Achieving Health Equity: Tools for a National Campaign Against Racism
Join us for a School of Public Health "Diversity Dialogue" with special guest:
Dr. Camara Jones, MD, MPH, Ph.D.
President, American Public Health Association
Senior Fellow at the Satcher Health Leadership Institute and the Cardiovascular Research Institute, Morehouse School of Medicine
Currently leading a national public health campaign against racism, Dr. Camara P. Jones will present a framework for understanding racism on multiple levels, describe its impacts on individual and community health, and discuss strategies for eliminating racism in the university, workplace, and everyday life.
Dr. Jones is a family physician and epidemiologist whose work focuses on the impacts of racism on the health and well-being of the nation. She seeks to broaden the national health debate to include not only universal access to high quality health care, but also attention to the social determinants of health and equity, including poverty and racism.
Dr. Jones uses allegories to talk about “race” and racism to illuminate topics that are otherwise difficult for many Americans to understand or discuss. She hopes through her public health campaign against racism to influence a broader conversation that will result in a National Campaign Against Racism.
In her talk, she will tell the “Gardner's Tale” and present a framework for understanding racism on three levels. This framework is useful for understanding the basis for race-associated differences in health, designing effective interventions to eliminate these differences, and engaging in a national conversation." You can view her TEDx talk “Allegories on Race and Racism” here and an interview with Dr. Jones at the APHA 2015 meeting here.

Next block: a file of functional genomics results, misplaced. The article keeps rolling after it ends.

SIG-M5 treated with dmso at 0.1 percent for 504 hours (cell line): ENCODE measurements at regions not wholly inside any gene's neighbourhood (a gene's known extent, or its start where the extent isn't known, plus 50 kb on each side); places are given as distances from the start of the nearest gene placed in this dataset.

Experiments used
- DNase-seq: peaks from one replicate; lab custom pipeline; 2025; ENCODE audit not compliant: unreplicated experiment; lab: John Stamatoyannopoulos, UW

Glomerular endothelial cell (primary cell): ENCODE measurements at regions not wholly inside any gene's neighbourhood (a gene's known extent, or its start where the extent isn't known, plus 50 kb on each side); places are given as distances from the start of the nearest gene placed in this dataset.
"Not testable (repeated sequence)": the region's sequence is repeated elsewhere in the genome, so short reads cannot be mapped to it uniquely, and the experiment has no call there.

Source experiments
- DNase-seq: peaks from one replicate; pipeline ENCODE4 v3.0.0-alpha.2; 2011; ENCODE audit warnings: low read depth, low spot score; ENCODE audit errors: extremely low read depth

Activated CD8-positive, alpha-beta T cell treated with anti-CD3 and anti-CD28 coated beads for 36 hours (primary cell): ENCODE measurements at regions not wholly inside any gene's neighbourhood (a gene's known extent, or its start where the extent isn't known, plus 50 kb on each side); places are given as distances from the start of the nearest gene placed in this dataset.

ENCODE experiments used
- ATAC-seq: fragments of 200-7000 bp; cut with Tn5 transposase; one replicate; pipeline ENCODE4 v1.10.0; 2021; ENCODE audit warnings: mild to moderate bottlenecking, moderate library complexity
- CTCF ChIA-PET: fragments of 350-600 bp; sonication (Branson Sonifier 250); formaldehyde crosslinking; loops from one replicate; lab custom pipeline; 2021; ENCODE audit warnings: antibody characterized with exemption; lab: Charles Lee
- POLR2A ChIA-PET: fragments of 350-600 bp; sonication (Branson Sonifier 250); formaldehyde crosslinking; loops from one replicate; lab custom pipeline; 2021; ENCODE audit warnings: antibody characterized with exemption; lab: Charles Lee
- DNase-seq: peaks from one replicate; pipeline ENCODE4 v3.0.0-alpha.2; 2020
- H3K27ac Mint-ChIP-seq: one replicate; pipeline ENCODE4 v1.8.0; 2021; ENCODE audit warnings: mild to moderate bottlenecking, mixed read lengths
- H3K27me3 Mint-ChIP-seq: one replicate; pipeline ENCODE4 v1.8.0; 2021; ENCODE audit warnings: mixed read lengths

Previous to her current roles with the American Public Health Association and Morehouse School of Medicine, Dr. Jones was an Assistant Professor at the Harvard School of Public Health (from 1994 to 2000), and a Medical Officer at the Centers for Disease Control and Prevention from 2000 to 2014.
She received her BA in Molecular Biology from Wellesley College, her MD from the Stanford University School of Medicine, and both her Master of Public Health and her PhD in Epidemiology from the Johns Hopkins School of Hygiene and Public Health. She also completed residency training in General Preventive Medicine (Johns Hopkins School of Hygiene and Public Health) and in Family Practice (Residency Program in Social Medicine at Montefiore Hospital).
This lecture is part of the Maryland Dialogues on Diversity and Community.